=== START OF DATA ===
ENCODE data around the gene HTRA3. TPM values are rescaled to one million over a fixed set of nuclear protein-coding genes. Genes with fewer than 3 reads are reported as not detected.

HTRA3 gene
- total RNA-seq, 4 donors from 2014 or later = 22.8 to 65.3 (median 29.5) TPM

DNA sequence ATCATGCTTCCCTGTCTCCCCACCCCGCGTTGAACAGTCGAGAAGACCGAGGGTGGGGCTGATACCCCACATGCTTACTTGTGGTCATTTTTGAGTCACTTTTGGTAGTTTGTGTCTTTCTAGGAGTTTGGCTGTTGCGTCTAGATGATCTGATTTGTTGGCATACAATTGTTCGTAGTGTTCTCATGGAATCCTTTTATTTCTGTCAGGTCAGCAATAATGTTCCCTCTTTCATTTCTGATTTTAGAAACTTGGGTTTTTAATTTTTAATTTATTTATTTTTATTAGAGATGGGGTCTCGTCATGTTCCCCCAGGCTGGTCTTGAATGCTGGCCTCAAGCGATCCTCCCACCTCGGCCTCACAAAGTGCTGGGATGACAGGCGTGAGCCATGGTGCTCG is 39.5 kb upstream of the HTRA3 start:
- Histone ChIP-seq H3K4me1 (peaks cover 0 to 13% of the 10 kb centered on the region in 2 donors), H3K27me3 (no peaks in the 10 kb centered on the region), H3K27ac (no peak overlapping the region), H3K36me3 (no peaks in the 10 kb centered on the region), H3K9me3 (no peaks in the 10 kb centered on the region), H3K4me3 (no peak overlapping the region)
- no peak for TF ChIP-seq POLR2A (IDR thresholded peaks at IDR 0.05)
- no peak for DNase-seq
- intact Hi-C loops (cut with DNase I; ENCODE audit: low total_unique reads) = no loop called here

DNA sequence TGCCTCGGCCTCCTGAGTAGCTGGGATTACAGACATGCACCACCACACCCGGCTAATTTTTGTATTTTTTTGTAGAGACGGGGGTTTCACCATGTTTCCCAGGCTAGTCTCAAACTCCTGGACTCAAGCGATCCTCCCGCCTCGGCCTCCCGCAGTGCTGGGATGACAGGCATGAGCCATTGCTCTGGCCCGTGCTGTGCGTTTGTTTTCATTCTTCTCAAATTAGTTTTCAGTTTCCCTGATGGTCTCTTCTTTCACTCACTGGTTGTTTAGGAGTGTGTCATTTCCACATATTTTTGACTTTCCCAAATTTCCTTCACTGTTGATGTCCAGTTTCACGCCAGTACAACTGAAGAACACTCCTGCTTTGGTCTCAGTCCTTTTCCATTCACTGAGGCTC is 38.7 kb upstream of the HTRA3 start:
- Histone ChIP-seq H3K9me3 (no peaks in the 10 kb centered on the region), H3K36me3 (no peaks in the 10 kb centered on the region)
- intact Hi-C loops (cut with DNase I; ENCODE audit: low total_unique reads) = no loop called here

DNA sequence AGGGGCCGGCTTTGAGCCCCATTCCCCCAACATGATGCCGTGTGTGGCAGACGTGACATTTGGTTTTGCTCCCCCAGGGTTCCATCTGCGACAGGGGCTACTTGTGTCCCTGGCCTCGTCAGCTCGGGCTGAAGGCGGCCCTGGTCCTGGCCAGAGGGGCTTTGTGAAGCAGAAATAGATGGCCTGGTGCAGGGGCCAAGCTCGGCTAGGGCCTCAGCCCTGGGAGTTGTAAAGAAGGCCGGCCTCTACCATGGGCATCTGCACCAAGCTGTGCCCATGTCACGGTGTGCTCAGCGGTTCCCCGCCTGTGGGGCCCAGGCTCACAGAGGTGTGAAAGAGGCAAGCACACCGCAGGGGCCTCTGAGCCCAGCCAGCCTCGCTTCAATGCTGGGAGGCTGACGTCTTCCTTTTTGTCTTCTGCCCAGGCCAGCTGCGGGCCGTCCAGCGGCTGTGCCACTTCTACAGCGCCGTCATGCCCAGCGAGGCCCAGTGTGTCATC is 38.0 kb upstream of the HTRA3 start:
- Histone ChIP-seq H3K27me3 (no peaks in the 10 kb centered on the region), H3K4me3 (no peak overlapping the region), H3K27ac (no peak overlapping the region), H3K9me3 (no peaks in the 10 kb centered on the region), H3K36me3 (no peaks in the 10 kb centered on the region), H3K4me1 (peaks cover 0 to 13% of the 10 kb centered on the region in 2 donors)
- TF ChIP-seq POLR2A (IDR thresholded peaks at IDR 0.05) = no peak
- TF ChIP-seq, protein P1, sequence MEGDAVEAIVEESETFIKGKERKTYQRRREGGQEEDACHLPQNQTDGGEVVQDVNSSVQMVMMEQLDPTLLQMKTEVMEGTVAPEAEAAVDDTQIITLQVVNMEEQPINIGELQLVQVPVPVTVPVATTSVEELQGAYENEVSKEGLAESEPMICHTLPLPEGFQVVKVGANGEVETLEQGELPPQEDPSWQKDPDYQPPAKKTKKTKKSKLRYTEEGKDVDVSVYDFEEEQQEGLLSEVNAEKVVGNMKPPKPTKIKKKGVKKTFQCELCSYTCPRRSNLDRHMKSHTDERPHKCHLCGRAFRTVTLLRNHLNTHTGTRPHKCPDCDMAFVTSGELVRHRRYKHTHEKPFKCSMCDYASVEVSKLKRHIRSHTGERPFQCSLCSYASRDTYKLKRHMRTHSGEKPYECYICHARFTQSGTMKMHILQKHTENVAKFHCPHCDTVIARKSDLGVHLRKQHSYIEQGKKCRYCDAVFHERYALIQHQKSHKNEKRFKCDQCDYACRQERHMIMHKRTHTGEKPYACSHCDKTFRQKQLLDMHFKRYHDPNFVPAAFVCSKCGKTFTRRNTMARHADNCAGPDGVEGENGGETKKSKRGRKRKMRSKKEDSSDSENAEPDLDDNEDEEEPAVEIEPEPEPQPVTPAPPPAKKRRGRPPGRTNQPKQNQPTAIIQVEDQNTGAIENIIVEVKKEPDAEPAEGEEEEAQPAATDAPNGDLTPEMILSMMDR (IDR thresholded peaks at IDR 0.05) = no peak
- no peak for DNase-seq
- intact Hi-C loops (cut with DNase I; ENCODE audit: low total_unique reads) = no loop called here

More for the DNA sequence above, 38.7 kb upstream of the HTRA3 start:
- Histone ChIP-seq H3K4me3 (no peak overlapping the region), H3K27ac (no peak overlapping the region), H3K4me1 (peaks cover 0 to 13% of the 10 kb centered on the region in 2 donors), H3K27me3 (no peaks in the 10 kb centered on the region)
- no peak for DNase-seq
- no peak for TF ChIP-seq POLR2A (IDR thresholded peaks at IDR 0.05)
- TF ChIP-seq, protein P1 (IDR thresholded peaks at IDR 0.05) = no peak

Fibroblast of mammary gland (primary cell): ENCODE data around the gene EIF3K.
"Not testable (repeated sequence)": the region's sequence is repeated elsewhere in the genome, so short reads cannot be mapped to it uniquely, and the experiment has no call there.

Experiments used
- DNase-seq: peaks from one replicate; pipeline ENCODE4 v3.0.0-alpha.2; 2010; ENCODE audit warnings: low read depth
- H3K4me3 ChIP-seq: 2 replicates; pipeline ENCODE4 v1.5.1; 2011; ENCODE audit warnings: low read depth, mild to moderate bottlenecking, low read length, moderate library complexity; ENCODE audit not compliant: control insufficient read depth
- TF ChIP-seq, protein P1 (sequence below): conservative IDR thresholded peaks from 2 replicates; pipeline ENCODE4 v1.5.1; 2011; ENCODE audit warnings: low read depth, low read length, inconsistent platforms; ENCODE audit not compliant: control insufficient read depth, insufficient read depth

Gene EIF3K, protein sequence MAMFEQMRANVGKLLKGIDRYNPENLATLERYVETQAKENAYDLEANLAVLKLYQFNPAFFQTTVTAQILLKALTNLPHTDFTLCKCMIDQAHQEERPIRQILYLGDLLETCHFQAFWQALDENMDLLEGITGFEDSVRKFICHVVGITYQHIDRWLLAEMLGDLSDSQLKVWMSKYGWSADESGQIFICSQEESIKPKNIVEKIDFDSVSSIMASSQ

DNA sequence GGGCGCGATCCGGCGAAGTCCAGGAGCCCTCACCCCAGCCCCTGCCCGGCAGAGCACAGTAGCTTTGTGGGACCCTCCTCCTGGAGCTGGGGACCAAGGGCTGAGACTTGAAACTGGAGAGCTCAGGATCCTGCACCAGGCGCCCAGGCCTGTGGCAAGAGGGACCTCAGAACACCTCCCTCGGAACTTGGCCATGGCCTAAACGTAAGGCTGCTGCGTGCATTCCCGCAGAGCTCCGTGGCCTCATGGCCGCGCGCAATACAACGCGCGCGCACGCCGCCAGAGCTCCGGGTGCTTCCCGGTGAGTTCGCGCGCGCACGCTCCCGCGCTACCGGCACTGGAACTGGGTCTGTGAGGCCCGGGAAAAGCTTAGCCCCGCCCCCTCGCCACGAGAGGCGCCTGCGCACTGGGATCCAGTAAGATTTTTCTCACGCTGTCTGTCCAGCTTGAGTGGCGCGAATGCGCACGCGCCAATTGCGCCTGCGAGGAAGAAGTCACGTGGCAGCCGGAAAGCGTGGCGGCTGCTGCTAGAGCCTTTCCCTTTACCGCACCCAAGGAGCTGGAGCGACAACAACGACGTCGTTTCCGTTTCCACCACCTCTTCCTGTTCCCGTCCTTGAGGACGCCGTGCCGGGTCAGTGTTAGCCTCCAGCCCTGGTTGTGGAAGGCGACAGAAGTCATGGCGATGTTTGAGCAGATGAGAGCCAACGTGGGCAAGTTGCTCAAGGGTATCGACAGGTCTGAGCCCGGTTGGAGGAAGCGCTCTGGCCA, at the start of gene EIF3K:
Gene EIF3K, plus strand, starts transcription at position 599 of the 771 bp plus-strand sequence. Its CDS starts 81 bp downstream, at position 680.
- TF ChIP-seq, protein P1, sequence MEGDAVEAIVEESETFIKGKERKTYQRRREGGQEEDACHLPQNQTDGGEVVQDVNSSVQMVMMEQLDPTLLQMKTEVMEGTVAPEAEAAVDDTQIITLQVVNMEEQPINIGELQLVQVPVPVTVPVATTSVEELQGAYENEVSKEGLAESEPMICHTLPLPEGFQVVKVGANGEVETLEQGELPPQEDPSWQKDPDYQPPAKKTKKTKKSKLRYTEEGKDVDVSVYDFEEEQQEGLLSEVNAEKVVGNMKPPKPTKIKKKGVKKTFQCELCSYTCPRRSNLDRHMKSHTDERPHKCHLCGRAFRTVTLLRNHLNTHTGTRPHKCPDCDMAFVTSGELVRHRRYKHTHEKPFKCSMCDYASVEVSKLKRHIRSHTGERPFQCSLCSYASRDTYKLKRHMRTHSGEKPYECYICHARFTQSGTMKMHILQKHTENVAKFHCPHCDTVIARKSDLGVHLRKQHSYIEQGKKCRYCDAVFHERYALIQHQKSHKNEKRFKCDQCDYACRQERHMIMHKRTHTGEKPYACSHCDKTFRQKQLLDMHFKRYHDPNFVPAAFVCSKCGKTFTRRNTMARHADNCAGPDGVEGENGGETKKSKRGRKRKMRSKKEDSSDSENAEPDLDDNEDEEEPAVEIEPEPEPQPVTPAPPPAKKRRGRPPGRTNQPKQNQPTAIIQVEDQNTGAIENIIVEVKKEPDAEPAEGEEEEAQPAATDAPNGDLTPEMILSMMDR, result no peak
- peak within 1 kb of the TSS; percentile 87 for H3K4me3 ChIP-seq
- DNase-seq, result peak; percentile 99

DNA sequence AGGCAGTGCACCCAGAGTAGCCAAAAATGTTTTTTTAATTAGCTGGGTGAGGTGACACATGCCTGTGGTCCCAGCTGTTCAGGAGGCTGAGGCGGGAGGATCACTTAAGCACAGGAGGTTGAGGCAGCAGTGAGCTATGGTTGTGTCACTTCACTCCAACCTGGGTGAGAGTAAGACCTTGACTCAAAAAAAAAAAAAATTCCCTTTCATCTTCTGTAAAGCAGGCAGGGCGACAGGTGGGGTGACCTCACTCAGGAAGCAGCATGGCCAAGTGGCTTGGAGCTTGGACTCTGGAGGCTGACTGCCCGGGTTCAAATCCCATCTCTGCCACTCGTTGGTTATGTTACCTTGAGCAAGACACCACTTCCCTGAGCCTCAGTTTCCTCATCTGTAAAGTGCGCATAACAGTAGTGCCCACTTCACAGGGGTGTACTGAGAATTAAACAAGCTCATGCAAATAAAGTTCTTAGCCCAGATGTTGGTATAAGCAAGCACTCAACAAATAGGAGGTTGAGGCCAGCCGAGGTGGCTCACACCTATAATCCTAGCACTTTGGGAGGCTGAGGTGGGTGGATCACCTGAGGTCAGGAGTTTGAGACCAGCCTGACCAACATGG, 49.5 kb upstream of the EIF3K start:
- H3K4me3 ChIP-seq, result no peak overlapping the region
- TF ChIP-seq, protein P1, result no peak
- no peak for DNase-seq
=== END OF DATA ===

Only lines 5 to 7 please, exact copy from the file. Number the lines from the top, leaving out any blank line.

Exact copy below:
- Histone ChIP-seq H3K4me1 (peaks cover 0 to 13% of the 10 kb centered on the region in 2 donors), H3K27me3 (no peaks in the 10 kb centered on the region), H3K27ac (no peak overlapping the region), H3K36me3 (no peaks in the 10 kb centered on the region), H3K9me3 (no peaks in the 10 kb centered on the region), H3K4me3 (no peak overlapping the region)
- no peak for TF ChIP-seq POLR2A (IDR thresholded peaks at IDR 0.05)
- no peak for DNase-seq